Job seekers stop communicating with employers at any point during the hiring process, from applying to almost getting an offer. Natalie Morgan from CareerPlug and Ryan Englin of Core Matters explored this trend, discussing why it’s common and giving employers ways to tackle this challenge.
The scale of the problem
The phenomenon of ghosting in recruitment has intensified recently, with a significant increase in both job seekers and employers engaging in this behaviour. Surprisingly, 28% of job seekers have ghosted an employer, a notable rise from 18% in 2019, according to Indeed’s report on Employer Ghosting.
Meanwhile, a staggering 76% of employers have experienced ghosting, and 57% perceive it to be more prevalent than in the past.
Interestingly, the trend is not one-sided. About 46% of employers believe that ghosting by companies towards job seekers has also increased. A striking 77% of job seekers report being ghosted by prospective employers since the pandemic began, with 10% experiencing this even after receiving a verbal job offer.
The factors behind candidate ghosting are diverse. A significant 20% of job seekers ghost after receiving a more appealing job offer, while 13% do so due to salary dissatisfaction, and 15% because they decide the job isn’t the right fit. Interestingly, only a small fraction, 4%, attribute their ghosting to COVID-19-related reasons.
In addition to these factors, the recruitment industry is facing a challenge: the rise of AI-generated fake applicants.
These advanced AI profiles, designed to mimic real job seekers, apply for positions, adding a layer of complexity to the recruitment process. Their inability to progress in the hiring journey contributes to inflated ghosting statistics, as they appear to drop out without notice.
This emergence of artificial candidates necessitates the adoption of more sophisticated screening tools and strategies by recruiters, enabling them to effectively discern between authentic applicants and AI-generated profiles, thereby mitigating the skewed impact on the hiring process.
This normalization of ghosting in the hiring process reflects a significant shift in recruitment dynamics. Employers are now more cautious, with 93% keeping records of ghosters.
This tracking could potentially impact candidates’ future job opportunities, as 80% of employers believe ghosting will negatively affect a candidate’s career prospects. This belief marks a change from previous attitudes, where ghosting was viewed as less of a serious issue.
In response, both job seekers and employers are adapting. Job seekers are increasingly wary of the repercussions of ghosting, with 54% regretting the action and recognizing its potential consequences, a significant jump from 32% in 2019. Employers, on the other hand, are focusing on improving communication and nurturing relationships with candidates to minimize the impact of ghosting.
The ghosting phenomenon in recruitment is a complex issue influenced by various factors. The job market has shifted to be more candidate-driven, offering numerous options and fostering selectivity among job seekers. This change, coupled with slow response times from employers, nudges candidates towards other opportunities.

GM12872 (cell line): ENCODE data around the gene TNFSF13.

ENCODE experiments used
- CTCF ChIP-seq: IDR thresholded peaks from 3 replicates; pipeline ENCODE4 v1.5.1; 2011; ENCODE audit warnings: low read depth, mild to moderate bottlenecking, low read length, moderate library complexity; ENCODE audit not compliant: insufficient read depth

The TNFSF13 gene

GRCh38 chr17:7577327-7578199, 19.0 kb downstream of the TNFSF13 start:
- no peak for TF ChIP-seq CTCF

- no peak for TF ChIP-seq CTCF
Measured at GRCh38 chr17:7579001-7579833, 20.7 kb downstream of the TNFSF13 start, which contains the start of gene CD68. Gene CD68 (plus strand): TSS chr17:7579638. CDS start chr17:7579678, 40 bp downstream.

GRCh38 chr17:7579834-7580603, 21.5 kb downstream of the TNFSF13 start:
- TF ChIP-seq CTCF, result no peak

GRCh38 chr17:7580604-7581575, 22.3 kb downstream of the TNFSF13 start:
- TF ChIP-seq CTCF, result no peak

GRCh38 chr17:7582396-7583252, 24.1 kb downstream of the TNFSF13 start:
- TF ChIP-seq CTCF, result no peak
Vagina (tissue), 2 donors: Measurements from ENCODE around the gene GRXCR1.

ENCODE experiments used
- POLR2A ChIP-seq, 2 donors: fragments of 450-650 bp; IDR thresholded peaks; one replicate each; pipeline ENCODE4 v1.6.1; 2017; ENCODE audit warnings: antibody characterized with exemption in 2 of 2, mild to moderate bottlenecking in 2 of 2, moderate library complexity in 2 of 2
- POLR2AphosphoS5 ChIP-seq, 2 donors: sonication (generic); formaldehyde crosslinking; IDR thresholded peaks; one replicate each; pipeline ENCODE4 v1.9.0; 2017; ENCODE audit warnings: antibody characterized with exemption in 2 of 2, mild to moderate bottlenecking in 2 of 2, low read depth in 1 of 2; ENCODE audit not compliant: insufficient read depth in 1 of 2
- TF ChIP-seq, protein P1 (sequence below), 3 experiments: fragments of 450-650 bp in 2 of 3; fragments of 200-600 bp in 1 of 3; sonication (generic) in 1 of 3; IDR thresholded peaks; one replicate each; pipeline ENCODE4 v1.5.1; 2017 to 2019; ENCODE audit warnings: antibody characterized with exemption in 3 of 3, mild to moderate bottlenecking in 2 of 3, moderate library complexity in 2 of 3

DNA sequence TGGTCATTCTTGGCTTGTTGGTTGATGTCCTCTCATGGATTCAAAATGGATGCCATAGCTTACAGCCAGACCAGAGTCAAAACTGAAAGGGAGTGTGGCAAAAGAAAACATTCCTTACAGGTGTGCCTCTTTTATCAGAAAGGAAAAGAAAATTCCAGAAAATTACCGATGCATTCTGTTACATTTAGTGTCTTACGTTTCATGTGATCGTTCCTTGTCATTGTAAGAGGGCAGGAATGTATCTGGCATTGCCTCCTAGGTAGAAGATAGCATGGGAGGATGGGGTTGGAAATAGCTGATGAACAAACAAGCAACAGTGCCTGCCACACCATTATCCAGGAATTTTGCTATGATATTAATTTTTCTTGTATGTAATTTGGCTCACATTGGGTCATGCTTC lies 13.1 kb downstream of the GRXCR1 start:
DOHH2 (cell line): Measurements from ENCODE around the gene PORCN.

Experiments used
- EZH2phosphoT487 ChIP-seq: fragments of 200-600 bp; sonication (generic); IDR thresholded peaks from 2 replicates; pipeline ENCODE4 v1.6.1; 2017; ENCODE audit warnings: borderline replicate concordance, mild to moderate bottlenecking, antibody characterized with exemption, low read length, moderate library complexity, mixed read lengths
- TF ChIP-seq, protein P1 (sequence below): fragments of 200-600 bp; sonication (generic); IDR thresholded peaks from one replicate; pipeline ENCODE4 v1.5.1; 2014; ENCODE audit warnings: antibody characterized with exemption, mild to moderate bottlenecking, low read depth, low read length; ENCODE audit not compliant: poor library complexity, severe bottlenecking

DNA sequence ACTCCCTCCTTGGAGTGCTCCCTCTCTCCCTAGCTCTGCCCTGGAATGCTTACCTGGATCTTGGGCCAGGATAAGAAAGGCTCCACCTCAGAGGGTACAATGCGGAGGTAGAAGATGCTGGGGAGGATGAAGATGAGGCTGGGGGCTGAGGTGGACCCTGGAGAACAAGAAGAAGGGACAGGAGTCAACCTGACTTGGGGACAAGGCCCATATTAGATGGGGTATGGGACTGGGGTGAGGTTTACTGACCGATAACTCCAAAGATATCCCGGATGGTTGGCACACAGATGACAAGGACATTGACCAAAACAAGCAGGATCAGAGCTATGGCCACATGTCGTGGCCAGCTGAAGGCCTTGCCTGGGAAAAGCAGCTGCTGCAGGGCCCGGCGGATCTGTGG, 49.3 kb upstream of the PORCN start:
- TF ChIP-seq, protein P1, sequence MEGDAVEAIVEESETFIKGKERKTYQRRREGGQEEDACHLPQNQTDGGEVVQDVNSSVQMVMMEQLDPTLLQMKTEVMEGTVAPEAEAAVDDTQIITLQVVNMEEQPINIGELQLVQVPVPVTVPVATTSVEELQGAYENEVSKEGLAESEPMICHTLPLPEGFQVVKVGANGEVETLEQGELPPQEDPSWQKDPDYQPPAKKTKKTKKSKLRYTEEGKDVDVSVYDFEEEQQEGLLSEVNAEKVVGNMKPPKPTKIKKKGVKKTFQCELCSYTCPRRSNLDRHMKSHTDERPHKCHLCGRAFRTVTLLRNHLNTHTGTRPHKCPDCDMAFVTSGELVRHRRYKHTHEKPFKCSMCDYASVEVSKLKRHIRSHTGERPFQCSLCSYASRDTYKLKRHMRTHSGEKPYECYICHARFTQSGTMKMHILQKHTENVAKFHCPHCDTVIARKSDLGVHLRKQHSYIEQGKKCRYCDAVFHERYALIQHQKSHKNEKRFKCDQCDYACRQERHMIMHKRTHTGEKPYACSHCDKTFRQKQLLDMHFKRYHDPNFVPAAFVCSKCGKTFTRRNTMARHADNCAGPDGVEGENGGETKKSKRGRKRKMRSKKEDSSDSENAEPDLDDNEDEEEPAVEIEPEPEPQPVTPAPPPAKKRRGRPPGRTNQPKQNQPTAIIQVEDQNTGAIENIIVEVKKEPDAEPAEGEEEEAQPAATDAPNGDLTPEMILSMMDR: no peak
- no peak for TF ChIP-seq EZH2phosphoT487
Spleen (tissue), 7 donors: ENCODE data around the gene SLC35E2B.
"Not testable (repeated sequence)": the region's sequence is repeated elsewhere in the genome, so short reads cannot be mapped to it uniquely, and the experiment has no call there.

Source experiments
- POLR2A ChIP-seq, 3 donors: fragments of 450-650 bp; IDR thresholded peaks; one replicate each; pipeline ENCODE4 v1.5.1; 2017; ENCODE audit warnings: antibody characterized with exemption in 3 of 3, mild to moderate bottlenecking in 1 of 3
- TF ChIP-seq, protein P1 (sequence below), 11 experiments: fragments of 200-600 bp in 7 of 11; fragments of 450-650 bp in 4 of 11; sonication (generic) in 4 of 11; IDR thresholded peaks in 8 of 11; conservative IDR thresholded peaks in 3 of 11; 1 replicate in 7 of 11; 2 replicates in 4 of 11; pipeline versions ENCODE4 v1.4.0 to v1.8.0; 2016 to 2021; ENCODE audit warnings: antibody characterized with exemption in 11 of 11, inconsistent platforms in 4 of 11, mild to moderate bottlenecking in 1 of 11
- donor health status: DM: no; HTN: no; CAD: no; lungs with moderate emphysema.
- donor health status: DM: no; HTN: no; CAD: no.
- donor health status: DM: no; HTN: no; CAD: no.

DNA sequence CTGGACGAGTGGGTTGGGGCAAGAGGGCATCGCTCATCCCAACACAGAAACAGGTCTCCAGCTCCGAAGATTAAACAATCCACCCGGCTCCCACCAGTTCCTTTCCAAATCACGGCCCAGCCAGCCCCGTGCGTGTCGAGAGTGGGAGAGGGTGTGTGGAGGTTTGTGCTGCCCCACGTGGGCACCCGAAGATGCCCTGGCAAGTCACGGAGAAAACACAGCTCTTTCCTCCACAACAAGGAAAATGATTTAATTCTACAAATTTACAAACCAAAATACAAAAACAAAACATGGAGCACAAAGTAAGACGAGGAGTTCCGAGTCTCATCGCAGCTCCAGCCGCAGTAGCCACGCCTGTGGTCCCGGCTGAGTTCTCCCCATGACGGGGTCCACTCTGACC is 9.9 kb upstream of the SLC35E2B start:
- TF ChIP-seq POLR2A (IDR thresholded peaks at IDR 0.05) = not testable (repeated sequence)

The ease of online job applications encourages applying to multiple jobs with less commitment, further increasing the likelihood of ghosting.
A cultural shift has normalized this behaviour in professional settings, partly fuelled by employers’ historical practice of ghosting candidates. Economic uncertainties and the COVID-19 pandemic have also altered job preferences and availability, while a lack of personal connection in the hiring process makes ghosting easier.
Additionally, candidates often choose ghosting when better job offers arise, aligning more closely with their career aspirations or salary expectations. All these elements contribute to a recruitment landscape where ghosting is increasingly common.
Effective strategies to combat ghosting
To fight ghosting in hiring, companies can use several strategies. Quick replies to applications show candidates you’re interested, for exampling AI tools like, Scotty and Mona can convey a company’s keen interest to candidates. This not only engages potential hires more effectively but also fosters a positive perception of the employer.
Additionally, implementing a two-way authentication (2WA) system on job boards can be a significant step.
This approach ensures a higher level of security and authenticity in the application process, effectively reducing the influx of fake and bot-generated applicants. By incorporating such measures, companies can streamline their recruitment process, ensuring more genuine interactions and potentially lowering the incidence of ghosting.
Building a real connection during interviews, like talking about common interests, can make a candidate less likely to ghost.
Clear job ads that show what your company is like and who the candidate would work with can attract people who really want the job. Keeping track of who ghosts you can help in future hiring decisions. Also, adapting to new ways of working, like offering remote work, can keep candidates interested.
For example, if a company quickly responds to an application with a friendly call and discusses the job’s benefits and the team, the candidate might feel more connected and less likely to ghost.
- Labour shortage: Talent sourcing from emerging economies
- Europe’s American dream: US most popular destination for Europeans seeking work abroad